The recipe was to make 12 cupcakes in muffin cases, but I halved the mixture and made some miniature cupcakes and a few regular sized cakes in bun cases with the leftover mixture. I got 12 miniature and 6 regular bun sized out of half the mixture, so you’d definitely get 12 muffin-sized cakes out of the full mix. The recipe was SO easy, on the website it said to blitz up the nuts and sugar in the processor and then beat everything else together in a bowl. In the interests of saving time AND washing up, I did it all in the processor which took SO little time it was unbelievable. In fact, it took me longer to shell all those pistachios than it did to make the cakes! As I said, I only had salted ones, so I washed and dried the pistachios before putting them in the processor which worked fine – the sponges don’t taste in any way salty!

The only downside about making the miniature ones is that you get pretty much as much icing as cake, which makes them quite sweet. But as a small little mouthful, is that such a bad thing?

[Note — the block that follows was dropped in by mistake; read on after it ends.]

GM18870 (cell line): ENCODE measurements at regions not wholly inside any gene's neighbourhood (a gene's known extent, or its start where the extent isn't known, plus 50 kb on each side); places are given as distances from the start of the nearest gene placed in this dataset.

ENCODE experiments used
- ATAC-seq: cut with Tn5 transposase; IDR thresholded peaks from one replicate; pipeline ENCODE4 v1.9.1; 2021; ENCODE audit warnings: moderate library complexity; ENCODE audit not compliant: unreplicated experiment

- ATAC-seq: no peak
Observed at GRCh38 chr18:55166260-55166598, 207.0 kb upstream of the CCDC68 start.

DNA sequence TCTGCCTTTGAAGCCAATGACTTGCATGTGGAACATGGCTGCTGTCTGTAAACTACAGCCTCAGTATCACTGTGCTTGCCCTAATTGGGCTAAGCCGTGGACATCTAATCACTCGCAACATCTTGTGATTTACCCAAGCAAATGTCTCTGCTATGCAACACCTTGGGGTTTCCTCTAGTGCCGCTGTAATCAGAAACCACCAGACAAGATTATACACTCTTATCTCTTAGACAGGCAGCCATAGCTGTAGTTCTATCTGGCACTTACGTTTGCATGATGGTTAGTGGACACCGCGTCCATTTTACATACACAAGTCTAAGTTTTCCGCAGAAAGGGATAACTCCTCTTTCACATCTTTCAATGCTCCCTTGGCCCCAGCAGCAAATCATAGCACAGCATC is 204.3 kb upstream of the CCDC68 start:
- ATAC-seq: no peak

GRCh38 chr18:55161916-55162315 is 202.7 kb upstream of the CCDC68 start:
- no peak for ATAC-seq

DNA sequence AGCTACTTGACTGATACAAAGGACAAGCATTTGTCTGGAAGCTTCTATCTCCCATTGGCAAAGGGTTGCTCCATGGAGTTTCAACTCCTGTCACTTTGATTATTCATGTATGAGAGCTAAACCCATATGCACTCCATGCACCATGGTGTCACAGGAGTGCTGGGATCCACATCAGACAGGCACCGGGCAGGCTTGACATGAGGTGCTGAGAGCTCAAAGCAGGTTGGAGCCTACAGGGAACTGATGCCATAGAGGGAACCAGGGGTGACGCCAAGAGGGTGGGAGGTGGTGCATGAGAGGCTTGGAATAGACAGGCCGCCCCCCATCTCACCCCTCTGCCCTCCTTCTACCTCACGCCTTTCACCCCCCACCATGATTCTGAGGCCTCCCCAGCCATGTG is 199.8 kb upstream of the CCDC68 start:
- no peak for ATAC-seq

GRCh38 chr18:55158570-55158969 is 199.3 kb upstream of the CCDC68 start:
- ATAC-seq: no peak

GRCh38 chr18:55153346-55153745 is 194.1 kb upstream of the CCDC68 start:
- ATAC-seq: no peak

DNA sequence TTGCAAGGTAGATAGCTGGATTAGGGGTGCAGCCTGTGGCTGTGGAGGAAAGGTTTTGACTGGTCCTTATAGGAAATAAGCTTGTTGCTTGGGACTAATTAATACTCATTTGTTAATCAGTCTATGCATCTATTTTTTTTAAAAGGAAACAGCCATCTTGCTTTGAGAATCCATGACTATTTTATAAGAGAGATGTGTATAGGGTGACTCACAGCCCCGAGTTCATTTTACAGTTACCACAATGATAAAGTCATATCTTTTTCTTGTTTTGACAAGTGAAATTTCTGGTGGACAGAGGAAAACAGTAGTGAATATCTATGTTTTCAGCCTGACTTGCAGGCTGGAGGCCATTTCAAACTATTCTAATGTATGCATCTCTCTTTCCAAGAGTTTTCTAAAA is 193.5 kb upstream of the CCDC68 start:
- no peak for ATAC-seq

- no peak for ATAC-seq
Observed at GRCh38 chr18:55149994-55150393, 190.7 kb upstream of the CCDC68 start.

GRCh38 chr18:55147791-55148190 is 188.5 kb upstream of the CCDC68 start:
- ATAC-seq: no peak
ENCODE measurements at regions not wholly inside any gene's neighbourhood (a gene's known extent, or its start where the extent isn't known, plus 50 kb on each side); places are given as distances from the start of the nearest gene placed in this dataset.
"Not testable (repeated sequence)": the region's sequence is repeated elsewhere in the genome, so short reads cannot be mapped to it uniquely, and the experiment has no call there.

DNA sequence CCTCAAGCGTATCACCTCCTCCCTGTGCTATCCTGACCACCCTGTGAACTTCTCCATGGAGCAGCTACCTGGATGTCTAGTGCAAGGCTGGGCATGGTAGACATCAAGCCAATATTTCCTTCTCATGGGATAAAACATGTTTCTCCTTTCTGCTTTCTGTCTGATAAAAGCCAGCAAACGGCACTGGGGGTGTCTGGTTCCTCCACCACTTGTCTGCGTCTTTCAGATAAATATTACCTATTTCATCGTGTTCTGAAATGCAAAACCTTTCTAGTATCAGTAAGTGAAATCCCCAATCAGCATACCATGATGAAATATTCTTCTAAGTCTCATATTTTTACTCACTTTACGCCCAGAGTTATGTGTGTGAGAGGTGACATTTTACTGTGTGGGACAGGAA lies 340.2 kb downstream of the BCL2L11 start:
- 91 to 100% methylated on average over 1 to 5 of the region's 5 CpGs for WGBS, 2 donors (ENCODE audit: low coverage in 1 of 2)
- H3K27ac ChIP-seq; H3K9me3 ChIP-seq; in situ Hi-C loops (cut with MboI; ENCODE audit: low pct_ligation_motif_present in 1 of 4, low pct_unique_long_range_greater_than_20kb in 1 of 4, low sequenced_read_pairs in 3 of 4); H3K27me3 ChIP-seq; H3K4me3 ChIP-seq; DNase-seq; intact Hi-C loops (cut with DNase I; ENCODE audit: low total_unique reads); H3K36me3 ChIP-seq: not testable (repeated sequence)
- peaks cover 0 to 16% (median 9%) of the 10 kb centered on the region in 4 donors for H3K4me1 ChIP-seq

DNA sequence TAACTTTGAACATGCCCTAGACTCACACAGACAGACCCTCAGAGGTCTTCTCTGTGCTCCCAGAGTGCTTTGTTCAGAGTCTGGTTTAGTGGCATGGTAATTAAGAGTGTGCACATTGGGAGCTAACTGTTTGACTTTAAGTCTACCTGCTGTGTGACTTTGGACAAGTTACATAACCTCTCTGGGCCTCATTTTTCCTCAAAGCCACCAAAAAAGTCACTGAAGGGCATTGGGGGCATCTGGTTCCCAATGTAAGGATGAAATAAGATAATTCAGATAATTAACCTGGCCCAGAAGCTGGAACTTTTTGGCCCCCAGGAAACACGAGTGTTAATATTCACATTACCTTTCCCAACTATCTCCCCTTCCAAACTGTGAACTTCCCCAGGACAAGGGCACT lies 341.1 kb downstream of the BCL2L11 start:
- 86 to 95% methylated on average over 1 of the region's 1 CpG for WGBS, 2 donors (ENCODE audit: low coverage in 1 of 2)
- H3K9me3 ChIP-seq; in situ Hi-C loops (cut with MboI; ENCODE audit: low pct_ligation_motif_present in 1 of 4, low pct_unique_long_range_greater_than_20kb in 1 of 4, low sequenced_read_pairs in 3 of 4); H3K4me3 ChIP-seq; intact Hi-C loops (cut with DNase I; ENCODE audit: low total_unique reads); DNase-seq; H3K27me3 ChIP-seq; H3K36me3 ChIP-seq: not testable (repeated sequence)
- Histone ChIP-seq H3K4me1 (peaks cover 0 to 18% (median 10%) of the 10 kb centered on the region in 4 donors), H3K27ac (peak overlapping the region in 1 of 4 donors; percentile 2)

Pistachio cupcakes

Makes 12 muffin-sized cakes

Cakes

100g pistachios

140g golden caster sugar

140g butter , very soft

2 eggs

140g self-raising flour

5 tbsp milk

Icing

250g icing sugar , sifted

Green food colouring

Method

Preheat the oven to 160C and line a 12-hole muffin tin with cases (or whatever size you want to make them).

Put 85g pistachios into a food processor with about half the sugar, then whizz until very finely chopped.

Add the remaining sugar, butter, eggs, flour and milk into the processor and beat until smooth. Divide between the cases, then bake on a low shelf for 22-25 mins until a skewer poked in comes out clean (I cooked my miniature ones for about 5 minutes). Cool on a wire rack.

For the icing, mix just enough water into the icing sugar to get a very thick but still runny icing – just add 1 tbsp of water at a time. Stir in enough food colouring to give a pretty, pale green colour. If any cakes poke above the top of the cases, trim with a small knife, or scoop out with a teaspoon – being very careful not to release any of the case from the sides of the cake. Put a generous spoonful of icing on each cake and let it gently spread to cover. Chop the remaining pistachios and scatter these over. Leave to set, then serve. Enjoy!

It was only with the flash that you could see the pale green of the icing!